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China, Germany and South Africa criticise US stimulus

5 November 2010 Last updated at 12:20 ET

US dollar bills The US central bank hopes that the move could boost the US economy‘s recovery

Germany, China, Brazil and South Africa have criticised US plans to pump $600bn (£373bn) into the US economy.

German Finance Minister Wolfgang Schaeuble said the US policy was “clueless” and would create “extra problems for the world”.

The US Federal Reserve could weaken the US dollar and hurt exports to America.

China’s Central Bank head Zhou Xiaochuan urged global currency reforms, while South Africa said developing countries would suffer most.

He did not elaborate how the system should be changed.

‘Undermining the G20’South Africa’s finance minister Pravin Gordhan warned that “developing countries, including South Africa, would bear the brunt of the US decision to open its flood gates without due consideration of the consequences for other nations.”

The US policy “undermines the spirit of multilateral co-operation that G20 leaders have fought so hard to maintain during the current crisis,” he said.

The heads of state and government of the G20 group of the world’s leading nations is due to meet in a week in South Korea, with currencies and trade imbalances high on the agenda.

The US central bank announced on Wednesday that it would spend $600bn to buy government bonds, in the hope that the cash injection can kickstart the country’s economy.

However, this weakens the dollar, making imports from around the world more expensive for US consumers.


Continue reading the main story

“Start Quote

It is not that the Americans have not pumped enough liquidity into the market and now to say let’s pump more into the market is not going to solve their problems”

End Quote Wolfgang Schaeuble German finance minister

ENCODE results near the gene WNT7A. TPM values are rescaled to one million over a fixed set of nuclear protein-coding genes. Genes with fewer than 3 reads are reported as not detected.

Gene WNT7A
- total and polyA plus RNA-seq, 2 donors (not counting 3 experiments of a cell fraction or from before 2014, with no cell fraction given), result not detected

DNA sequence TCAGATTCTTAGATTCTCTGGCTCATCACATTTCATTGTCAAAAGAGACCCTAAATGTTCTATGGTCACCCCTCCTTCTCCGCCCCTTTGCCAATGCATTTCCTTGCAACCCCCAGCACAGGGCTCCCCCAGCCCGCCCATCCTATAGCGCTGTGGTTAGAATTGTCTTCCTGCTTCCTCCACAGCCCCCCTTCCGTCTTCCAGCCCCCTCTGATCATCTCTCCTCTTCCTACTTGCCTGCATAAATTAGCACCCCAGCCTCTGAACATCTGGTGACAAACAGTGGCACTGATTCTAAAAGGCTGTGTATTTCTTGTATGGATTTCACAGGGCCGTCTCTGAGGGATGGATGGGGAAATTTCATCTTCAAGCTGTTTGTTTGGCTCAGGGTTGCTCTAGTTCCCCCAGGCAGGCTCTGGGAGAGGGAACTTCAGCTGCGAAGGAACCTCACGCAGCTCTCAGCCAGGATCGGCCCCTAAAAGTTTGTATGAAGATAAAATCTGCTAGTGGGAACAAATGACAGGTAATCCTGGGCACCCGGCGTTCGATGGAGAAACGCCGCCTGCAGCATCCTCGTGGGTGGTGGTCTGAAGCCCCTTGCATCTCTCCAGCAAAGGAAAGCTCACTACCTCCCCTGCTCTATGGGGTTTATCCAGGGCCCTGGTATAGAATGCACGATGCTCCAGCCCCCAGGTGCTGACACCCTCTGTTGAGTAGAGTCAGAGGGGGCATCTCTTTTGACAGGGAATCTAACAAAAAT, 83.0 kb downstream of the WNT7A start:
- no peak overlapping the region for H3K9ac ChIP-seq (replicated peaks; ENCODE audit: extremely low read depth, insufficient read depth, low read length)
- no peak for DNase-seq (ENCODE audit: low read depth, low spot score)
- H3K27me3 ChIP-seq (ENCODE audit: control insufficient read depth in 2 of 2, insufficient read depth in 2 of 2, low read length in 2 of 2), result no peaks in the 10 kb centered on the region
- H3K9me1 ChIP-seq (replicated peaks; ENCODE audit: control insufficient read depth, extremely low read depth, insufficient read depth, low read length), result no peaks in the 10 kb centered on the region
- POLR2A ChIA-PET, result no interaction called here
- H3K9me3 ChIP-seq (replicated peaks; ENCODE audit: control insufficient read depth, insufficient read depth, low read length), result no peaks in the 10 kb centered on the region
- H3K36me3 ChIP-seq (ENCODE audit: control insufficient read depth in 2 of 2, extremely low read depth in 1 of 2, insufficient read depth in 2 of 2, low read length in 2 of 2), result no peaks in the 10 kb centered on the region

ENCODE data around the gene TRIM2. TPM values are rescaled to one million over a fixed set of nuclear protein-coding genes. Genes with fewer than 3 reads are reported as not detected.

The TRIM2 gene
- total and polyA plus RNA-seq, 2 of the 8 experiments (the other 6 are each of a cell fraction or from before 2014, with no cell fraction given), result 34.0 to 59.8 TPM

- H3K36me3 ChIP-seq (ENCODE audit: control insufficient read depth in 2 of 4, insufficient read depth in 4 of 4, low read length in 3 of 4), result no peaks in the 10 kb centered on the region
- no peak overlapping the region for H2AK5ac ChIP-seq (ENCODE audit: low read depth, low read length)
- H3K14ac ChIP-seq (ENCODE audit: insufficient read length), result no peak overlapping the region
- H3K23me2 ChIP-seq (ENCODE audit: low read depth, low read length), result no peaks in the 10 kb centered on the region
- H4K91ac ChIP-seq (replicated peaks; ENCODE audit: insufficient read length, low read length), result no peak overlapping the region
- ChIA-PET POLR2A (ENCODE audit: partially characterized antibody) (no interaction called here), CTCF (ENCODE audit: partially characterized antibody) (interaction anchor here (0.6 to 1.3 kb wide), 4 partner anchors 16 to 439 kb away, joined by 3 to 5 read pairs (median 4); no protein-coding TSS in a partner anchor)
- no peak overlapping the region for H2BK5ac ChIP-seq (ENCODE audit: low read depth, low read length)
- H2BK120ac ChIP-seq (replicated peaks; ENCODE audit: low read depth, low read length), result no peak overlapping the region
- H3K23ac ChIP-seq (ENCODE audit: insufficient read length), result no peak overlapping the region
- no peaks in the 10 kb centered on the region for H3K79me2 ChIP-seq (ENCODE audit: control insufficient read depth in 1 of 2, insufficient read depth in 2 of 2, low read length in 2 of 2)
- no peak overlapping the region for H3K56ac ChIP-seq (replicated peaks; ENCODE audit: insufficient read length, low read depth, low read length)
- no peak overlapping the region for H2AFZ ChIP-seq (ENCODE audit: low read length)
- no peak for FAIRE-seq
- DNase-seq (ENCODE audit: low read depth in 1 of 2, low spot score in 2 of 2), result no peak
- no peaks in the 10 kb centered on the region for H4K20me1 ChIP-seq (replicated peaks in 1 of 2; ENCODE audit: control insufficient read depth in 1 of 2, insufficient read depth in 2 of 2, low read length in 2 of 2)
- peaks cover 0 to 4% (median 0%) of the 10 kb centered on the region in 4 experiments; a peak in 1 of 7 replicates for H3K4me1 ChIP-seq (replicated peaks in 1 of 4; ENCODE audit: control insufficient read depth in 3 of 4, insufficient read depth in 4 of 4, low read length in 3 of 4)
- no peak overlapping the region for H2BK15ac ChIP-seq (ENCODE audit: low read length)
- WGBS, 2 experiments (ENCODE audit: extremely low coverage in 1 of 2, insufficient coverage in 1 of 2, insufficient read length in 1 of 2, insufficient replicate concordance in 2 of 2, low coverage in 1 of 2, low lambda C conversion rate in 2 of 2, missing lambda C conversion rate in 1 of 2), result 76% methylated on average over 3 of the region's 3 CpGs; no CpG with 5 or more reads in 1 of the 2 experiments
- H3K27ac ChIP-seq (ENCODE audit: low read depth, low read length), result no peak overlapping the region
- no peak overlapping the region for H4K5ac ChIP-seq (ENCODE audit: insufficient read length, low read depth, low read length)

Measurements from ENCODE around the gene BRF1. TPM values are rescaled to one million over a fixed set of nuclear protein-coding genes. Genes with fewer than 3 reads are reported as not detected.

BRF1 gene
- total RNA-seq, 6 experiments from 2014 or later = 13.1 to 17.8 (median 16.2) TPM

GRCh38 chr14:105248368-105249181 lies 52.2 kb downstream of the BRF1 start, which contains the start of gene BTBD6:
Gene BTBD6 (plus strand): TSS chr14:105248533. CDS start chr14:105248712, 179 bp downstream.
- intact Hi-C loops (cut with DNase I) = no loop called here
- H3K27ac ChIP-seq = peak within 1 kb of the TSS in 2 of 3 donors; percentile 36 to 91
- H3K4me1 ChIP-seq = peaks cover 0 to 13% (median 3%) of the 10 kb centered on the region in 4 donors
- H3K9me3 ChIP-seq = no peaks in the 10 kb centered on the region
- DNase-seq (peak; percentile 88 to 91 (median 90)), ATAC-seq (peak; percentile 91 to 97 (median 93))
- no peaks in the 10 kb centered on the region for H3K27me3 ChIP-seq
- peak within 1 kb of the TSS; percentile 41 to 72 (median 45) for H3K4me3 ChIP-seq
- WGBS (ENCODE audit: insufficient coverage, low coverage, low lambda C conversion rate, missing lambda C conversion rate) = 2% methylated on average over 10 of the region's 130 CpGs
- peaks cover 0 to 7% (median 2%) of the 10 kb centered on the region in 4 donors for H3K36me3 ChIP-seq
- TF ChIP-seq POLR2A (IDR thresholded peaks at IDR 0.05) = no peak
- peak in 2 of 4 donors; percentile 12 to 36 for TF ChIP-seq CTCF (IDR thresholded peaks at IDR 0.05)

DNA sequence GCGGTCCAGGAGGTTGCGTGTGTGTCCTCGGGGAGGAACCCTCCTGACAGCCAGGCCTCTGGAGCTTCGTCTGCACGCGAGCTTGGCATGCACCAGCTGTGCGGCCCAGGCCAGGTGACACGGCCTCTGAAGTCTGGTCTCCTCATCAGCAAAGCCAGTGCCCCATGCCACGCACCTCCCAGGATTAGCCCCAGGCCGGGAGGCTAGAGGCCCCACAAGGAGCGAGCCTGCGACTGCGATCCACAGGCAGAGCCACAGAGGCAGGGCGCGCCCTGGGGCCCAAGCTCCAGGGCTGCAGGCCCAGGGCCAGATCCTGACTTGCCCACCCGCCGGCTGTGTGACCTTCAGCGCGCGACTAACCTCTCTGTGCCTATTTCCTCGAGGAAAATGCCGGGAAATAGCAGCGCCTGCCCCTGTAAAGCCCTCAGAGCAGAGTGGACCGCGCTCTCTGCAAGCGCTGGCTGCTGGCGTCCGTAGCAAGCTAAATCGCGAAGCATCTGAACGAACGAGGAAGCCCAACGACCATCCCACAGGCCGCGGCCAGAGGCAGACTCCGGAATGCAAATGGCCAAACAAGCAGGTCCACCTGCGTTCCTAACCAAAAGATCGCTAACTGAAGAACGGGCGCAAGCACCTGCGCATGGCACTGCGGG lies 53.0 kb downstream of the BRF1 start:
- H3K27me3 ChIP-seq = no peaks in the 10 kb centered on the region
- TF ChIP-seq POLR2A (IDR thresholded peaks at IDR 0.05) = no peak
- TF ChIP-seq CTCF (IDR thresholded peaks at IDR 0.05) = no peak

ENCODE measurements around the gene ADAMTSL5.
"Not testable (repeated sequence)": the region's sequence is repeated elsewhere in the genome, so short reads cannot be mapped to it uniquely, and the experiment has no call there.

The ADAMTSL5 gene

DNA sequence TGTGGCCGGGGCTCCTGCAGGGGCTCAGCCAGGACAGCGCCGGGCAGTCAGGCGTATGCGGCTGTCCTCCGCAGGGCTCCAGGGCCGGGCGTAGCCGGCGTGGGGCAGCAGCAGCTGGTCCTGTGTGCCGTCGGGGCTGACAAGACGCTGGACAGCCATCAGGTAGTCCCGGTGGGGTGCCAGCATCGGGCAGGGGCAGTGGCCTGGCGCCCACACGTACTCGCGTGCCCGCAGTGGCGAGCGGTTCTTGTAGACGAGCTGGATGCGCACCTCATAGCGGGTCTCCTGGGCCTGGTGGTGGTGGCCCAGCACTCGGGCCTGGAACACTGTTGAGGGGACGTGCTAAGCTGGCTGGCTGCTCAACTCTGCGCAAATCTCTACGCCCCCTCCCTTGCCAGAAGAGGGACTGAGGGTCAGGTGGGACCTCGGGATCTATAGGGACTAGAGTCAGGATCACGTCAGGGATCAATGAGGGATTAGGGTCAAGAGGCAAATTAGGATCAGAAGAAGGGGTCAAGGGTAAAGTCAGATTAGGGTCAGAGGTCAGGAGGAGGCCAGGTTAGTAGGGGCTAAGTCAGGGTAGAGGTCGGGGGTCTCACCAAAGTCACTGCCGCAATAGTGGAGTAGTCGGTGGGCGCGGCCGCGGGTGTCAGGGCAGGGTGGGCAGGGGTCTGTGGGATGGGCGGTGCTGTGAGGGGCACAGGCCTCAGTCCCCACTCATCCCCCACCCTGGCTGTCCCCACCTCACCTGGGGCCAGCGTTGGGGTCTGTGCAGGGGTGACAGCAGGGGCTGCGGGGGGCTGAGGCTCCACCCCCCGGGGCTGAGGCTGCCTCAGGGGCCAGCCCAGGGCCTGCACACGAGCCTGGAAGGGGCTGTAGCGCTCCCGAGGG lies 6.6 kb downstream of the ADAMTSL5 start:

“If the domestic policy is optimal policy for the United States alone, but at the same time it is not an optimal policy for the world, it may bring a lot of negative impact to the world,” said Mr Zhou.

“There is a spill over.”

China’s Vice Foreign Minister Cui Tiankai said the Federal Reserve had the right to take steps without consulting other countries beforehand, but added: “They owe us some explanation.”

Germany’s finance minister Wolfgang Schaeuble said on German television that “with all due respect, US policy is clueless.”

“It is not that the Americans have not pumped enough liquidity into the market and now to say let’s pump more into the market is not going to solve their problems.”

He added that the German government was going to hold bilateral talks with US officials and also discuss the topic at the G20 summit in Seoul next week.

On Thursday, Brazil’s finance minister Guido Mantega had warned that the Fed’s move would hurt Brazil and other exporters.

The latest move by the Fed has been dubbed QE2 as it follows the central bank’s decision to pump $1.75tn into the economy during the downturn in its first round of quantitative easing.

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